Lake Maggiore is a great base to pick for a holiday by the Italian Lakes, as it is less well-known than Garda and Como and so has plenty of secrets for you to uncover. Among its most popular sights are the Borromean Islands. Read on to learn more.
An aristocratic past
The Borromean Islands take their name from the family of aristocrats that owned them during the 16th and 17th centuries. They treated the three isles almost like a renovation project, albeit one of epic proportions.
In order to transform the rocky isles, the best architects and botanists in the region were summoned to give them a total makeover. They shipped soil over to plant beautiful botanical gardens, and built ornate palaces that were lapped at by the water.
Each of the islands has its own atmosphere, which is why it's worth visiting them all. You can reach them by setting off from the town of Stresa, which was a quiet fishing community until the Borromean family took over and gave it a more aristocratic air.
This is the jewel in the Borromean crown. Once it was nothing more than a large rock, but today it is home to a lavish palace and lush, landscaped gardens.
The project was first embarked on in 1630 by Charles Borromeo and it took 40 years to complete. Look closely as you approach and you may see the buildings and gardens together form an almost ship-like shape, which was the intention of the architects.
Lombard Baroque is the major style of the four-storey palace and within its walls is a ballroom, music room and tapestry hall, which is adorned with stunning 16th century Flemish wall hangings.
If you have green fingers, visiting this spot is likely to be your idea of paradise. Once an uninhabitable rock, today it is a 20-acre park boasting gardens of all different styles. There are English lawns sitting among tall trees and rare and exotic flowers also bloom thanks to the pleasant climate.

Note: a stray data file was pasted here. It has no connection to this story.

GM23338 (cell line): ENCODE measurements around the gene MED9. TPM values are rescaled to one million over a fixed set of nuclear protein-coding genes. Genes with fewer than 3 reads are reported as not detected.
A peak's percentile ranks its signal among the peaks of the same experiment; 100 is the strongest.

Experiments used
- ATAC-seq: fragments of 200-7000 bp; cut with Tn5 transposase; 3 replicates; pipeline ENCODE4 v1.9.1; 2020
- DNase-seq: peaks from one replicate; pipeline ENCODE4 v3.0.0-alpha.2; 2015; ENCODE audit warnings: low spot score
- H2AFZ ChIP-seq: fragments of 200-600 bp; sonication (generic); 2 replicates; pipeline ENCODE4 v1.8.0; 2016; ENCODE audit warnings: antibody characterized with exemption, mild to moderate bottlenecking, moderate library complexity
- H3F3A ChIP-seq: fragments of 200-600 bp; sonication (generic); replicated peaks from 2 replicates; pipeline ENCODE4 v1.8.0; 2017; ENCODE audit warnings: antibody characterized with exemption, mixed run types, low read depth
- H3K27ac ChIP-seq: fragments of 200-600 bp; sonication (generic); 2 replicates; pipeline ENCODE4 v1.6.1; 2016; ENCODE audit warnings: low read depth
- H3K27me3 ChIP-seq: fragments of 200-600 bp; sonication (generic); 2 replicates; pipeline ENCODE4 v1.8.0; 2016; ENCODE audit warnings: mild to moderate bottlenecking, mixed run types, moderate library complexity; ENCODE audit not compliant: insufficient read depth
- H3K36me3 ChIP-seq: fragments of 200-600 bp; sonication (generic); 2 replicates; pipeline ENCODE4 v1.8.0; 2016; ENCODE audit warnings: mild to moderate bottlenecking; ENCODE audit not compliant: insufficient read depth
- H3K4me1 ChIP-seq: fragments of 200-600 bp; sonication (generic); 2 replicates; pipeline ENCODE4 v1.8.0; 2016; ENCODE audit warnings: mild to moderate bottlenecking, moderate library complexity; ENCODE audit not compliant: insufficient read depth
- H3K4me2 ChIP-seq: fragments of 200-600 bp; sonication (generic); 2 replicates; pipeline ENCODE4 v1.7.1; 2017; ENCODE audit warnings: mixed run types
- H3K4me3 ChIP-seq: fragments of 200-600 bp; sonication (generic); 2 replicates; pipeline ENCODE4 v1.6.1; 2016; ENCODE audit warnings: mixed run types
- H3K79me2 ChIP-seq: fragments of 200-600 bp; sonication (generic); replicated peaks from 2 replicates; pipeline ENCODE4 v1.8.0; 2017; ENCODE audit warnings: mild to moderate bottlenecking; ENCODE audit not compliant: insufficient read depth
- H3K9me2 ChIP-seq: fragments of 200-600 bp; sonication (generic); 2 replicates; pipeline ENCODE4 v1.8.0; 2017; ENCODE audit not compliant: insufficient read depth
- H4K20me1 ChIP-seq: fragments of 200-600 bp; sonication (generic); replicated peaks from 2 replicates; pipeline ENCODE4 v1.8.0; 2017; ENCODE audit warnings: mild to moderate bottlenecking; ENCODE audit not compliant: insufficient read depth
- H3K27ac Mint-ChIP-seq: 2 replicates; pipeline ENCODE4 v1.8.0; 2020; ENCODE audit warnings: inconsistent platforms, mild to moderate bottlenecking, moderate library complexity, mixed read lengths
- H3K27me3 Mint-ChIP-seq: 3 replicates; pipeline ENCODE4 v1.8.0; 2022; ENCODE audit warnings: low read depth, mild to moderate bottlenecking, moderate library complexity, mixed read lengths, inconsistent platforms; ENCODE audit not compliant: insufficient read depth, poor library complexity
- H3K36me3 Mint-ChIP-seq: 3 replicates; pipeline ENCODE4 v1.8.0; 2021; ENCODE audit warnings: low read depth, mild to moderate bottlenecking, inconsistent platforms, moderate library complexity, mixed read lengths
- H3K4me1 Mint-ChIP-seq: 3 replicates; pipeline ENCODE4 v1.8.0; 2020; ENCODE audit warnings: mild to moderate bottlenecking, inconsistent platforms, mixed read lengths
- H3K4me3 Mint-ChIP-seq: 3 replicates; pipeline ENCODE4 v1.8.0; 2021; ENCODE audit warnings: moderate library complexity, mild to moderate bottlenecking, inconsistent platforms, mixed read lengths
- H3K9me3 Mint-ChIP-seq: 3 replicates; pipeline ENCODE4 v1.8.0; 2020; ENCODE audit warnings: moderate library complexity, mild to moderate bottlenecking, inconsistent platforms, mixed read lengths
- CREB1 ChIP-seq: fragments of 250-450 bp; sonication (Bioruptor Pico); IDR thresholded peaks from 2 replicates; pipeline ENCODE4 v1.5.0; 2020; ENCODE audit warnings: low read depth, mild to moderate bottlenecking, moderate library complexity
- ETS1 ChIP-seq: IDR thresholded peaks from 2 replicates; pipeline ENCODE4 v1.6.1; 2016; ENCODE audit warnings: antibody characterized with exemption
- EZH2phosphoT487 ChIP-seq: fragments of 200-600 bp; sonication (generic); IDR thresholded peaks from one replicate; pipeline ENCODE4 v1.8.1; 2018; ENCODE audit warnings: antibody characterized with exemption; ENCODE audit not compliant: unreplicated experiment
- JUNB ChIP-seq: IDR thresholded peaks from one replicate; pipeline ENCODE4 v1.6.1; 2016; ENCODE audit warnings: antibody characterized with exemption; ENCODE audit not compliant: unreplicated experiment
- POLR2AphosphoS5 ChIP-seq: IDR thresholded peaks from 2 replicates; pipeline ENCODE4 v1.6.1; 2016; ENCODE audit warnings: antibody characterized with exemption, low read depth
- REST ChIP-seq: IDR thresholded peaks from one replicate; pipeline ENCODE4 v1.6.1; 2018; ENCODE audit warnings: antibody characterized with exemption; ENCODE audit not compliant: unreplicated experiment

Count Vitaliano IX Borromeo was a particularly keen gardener and collected cuttings of plants during his travels. He wanted a home for his collection and Madre offered a solution, so taking a stroll through here is like walking in numerous landscapes all over the world.
As well as exotic flora, there is also wildlife to be seen, including strutting peacocks and chattering parrots. In addition, there is a palace that today has been transformed into a museum.
Isola dei Pescatori
Although it is the smallest of the three islands, Isola dei Pescatori is also the only one that is inhabited. The clue to this is obvious from its name, which translates as Island of the Fishermen in English.
Indeed, this has long been a popular fishing village and continues to be home to a thriving community who spend their days on the water. The village takes up virtually the whole isle, which is so small it is possible to walk around it in the space of an hour.
You should also leave time to navigate your way along the narrow cobbled roads and pleasant backstreets, which are home to a surprising number of restaurants. If you're looking for some top seafood, this is the place to come and you will be able to tuck into it in decadent surroundings, as the eateries are all known for being particularly chic.